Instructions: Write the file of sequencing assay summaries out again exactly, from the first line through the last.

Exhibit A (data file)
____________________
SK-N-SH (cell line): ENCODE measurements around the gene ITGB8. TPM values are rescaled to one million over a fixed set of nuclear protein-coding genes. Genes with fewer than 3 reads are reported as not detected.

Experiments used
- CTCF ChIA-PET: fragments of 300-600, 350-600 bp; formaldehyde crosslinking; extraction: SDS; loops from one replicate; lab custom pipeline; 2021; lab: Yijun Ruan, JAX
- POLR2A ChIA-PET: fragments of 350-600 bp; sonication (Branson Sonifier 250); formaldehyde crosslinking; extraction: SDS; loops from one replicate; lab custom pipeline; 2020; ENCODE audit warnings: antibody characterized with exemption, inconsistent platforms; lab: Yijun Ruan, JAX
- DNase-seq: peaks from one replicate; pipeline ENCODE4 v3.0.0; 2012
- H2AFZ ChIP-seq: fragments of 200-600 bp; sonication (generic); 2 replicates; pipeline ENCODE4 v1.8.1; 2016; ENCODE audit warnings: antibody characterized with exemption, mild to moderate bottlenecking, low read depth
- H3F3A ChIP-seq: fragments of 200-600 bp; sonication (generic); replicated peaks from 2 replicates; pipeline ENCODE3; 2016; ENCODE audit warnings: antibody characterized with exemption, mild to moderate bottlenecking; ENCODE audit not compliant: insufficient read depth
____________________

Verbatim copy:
SK-N-SH (cell line): ENCODE measurements around the gene ITGB8. TPM values are rescaled to one million over a fixed set of nuclear protein-coding genes. Genes with fewer than 3 reads are reported as not detected.

Experiments used
- CTCF ChIA-PET: fragments of 300-600, 350-600 bp; formaldehyde crosslinking; extraction: SDS; loops from one replicate; lab custom pipeline; 2021; lab: Yijun Ruan, JAX
- POLR2A ChIA-PET: fragments of 350-600 bp; sonication (Branson Sonifier 250); formaldehyde crosslinking; extraction: SDS; loops from one replicate; lab custom pipeline; 2020; ENCODE audit warnings: antibody characterized with exemption, inconsistent platforms; lab: Yijun Ruan, JAX
- DNase-seq: peaks from one replicate; pipeline ENCODE4 v3.0.0; 2012
- H2AFZ ChIP-seq: fragments of 200-600 bp; sonication (generic); 2 replicates; pipeline ENCODE4 v1.8.1; 2016; ENCODE audit warnings: antibody characterized with exemption, mild to moderate bottlenecking, low read depth
- H3F3A ChIP-seq: fragments of 200-600 bp; sonication (generic); replicated peaks from 2 replicates; pipeline ENCODE3; 2016; ENCODE audit warnings: antibody characterized with exemption, mild to moderate bottlenecking; ENCODE audit not compliant: insufficient read depth